Orlando Magic forward Jonathan Isaac stands for the national anthem without a BLM shirt – the first NBA player to do so rather than protest racism since the league re-opened
- Magic forward Jonathan Isaac stood for the national anthem before Friday’s game against the Brooklyn Nets without wearing a Black Lives Matter shirt
- Isaac became the first player to stand for the anthem rather than demonstrate against racism alongside his teammates since the NBA re-opened on Thursday
- Pelicans, Jazz, Lakers, and Clippers players and coaches all took a knee Thursday to protest racism and show support for the Black Lives Matter movement
- The NBA has been on hiatus since March 11, when Jazz center Rudy Gobert tested positive for COVID-19. Now 22 teams are finishing the season in Orlando
Orlando Magic forward Jonathan Isaac stood for the national anthem before Friday’s game against the Brooklyn Nets, becoming the first NBA player to do so rather than kneel in protest of racism since the league’s season restarted at Disney World on Thursday night.
Not only did Isaac stand for the anthem, but he declined to wear a Black Lives Matter warmup t-shirt as all the other players did during the pre-game demonstration.
‘I believe that Black Lives Matter,’ he said afterwards, as quoted by Kristian Winfield of the New York Daily News. ‘Kneeling while wearing a Black Lives Matter t-shirt doesn’t go hand-in-hand with supporting Black lives.’
As was the case before Thursday’s games, players, coaches, and referees all took a knee and locked arms before Friday’s Magic-Nets game with the obvious exception of Isaac.
Orlando Magic forward Jonathan Isaac stood for the national anthem before Friday’s game against the Brooklyn Nets, becoming the first NBA player to do so rather than kneel in protest of racism since the league’s season restarted at Disney World on Thursday night
Jonathan Isaac (1) stands as others kneel before the start of a game against the Brooklyn Nets
The DeVos family, which owns the Magic, released a statement in support of the protest during Friday’s game.
‘The DeVos Family and the Orlando Magic organization fully supports Magic players who have chosen to leverage their professional platform to send a peaceful and powerful message condemning bigotry, racial injustice and the unwarranted use of violence by police, especially against people of color,’ read the statement.
‘We are proud of the positive impact our players have made and join with them in the belief that sports can bring people together — bridging divides and promoting inclusion, equality, diversity and unity.’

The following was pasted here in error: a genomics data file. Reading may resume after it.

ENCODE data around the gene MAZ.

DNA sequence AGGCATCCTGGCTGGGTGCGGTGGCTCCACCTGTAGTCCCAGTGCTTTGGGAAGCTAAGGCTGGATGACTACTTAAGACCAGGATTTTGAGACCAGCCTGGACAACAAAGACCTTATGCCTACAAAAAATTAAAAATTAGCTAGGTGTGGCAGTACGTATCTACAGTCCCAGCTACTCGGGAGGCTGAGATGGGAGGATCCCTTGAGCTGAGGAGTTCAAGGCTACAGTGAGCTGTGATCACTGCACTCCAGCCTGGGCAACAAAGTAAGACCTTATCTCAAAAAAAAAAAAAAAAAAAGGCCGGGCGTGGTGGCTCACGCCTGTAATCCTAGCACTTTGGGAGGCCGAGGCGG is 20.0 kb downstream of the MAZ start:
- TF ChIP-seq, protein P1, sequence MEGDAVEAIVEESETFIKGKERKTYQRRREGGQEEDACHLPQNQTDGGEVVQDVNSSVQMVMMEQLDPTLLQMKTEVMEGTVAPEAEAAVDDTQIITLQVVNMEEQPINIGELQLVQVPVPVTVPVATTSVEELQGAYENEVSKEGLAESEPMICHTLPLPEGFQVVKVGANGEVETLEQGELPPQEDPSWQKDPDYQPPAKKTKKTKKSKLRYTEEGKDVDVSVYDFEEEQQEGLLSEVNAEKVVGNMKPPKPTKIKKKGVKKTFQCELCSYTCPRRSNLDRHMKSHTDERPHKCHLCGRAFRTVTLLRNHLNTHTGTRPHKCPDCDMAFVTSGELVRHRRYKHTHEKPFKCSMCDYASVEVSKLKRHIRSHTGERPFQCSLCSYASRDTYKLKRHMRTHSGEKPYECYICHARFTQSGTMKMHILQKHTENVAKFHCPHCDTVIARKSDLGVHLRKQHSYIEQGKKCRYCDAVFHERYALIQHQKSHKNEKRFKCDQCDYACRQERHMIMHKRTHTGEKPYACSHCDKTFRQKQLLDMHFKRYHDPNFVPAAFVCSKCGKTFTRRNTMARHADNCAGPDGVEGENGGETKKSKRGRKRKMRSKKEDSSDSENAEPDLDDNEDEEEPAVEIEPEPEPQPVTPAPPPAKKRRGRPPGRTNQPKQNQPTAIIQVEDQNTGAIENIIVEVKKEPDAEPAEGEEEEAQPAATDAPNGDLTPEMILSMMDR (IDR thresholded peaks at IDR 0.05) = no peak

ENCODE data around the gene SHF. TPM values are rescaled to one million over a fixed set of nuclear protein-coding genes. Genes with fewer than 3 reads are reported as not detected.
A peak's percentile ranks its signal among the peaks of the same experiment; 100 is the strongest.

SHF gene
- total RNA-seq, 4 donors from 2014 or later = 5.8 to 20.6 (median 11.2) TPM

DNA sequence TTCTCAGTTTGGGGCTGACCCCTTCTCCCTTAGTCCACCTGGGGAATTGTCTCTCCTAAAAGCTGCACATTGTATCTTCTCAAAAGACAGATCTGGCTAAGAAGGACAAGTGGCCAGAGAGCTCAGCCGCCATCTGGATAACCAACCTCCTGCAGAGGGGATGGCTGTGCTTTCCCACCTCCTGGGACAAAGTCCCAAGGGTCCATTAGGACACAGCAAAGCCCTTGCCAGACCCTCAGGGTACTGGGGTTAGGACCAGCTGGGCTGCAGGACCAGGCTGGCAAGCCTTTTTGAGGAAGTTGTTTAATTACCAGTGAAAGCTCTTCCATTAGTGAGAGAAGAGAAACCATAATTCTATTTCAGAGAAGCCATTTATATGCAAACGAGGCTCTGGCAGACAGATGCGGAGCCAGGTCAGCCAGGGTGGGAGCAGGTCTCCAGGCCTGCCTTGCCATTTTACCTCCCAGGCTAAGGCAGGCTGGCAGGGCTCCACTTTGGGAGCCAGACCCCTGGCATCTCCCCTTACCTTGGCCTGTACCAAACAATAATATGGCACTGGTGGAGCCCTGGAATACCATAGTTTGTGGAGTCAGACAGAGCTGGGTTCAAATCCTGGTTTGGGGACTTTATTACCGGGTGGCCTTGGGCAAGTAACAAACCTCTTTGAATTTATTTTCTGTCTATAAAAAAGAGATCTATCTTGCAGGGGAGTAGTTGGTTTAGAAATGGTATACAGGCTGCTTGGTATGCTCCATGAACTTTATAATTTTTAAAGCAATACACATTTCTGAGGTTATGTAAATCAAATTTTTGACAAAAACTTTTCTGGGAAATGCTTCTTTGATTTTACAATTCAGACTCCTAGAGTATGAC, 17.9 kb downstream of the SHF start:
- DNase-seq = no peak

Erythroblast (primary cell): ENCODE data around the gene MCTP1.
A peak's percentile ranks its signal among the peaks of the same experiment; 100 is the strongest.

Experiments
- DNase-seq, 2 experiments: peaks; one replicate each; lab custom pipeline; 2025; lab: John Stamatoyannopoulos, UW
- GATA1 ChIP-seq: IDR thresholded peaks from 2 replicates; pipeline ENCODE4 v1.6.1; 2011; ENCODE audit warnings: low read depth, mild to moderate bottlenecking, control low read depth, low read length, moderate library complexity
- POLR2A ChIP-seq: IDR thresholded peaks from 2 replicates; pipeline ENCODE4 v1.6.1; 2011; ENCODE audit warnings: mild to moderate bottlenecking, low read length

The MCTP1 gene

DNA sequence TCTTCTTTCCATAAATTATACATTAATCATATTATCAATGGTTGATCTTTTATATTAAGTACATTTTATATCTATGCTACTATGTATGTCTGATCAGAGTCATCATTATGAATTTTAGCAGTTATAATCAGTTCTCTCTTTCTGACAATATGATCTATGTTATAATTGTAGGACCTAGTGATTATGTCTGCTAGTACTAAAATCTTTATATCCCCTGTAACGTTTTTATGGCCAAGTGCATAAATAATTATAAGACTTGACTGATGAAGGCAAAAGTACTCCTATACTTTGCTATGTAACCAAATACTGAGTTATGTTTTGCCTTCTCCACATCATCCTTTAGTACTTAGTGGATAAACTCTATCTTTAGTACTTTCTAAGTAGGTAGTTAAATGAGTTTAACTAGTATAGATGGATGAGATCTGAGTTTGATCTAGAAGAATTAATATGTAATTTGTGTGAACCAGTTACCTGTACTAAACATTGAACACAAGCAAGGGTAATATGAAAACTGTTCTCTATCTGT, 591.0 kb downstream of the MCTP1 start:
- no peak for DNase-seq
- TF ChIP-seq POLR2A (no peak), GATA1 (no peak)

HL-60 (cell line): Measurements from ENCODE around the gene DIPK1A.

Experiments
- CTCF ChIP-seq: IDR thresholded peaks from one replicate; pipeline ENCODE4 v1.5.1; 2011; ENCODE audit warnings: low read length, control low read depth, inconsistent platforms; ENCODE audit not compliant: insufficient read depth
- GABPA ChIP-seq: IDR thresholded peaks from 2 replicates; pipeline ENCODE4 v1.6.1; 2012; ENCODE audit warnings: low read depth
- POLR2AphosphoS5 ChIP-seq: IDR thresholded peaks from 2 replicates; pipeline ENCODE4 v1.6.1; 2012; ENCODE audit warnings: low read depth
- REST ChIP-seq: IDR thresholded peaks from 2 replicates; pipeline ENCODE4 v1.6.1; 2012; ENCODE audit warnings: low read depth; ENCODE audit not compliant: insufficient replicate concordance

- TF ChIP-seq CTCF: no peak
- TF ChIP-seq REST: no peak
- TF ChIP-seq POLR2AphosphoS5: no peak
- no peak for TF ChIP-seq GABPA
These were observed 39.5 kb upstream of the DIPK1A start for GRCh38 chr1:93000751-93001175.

The DeVos family includes US Secretary of Education Betsy DeVos, who is married to Richard DeVos Jr. — the son and namesake of the Amway co-founder.
On Thursday, former NBA star-turned-TNT broadcaster Charles Barkley said he would support anyone who chose not to kneel during the anthem.
‘I’m glad these guys are unified,’ he said after players protested on Thursday. ‘If people don’t kneel, they’re not a bad person. I want to make that perfectly clear. I’m glad they had unity, but if we have a guy who doesn’t want to kneel because the anthem means something to him, he should not be vilified.’
Every person present at HP Fieldhouse on the ESPN Wide World of Sports campus near Orlando knelt during the national anthem before the first games of the NBA’s restarted season on Thursday night.
All players, coaches and staff members of the New Orleans Pelicans and Utah Jazz, along with all officials, wore shirts reading ‘BLACK LIVES MATTER,’ which was also printed on the court. Many locked arms with those next to them, while some players raised fists in the air.
LeBron James points to the sky after kneeling in protest of racism during the anthem
The players and coaches on the Los Angeles Lakers and Los Angeles Clippers also knelt prior to Thursday night’s later game at The Arena on the Wide World of Sports campus.
The anthem before the Jazz-Pelicans game was performed virtually by Louisiana native Jon Batiste, who played a rendition with a mix of piano and guitar.
Before the anthem, the TNT broadcast aired an introductory segment narrated by rapper Meek Mill, promoting social justice initiatives and the BLM movement, followed by a segment with several NBA players speaking on the subject.
Players displayed a variety of social justice messages on the backs of their jerseys, including ‘Black Lives Matter,’ ‘Say Their Names’ and ‘I Can’t Breathe.’
The game was the first in four-plus months since the regular season was suspended in March due to the coronavirus pandemic.
Again at the Lakers-Clippers game, various players had social justice messages on the backs of their uniforms. Lakers star LeBron James passed on the option and went with his last name.
The Compton Kidz Club sang the national anthem through a video feed before the Clippers faced the Lakers.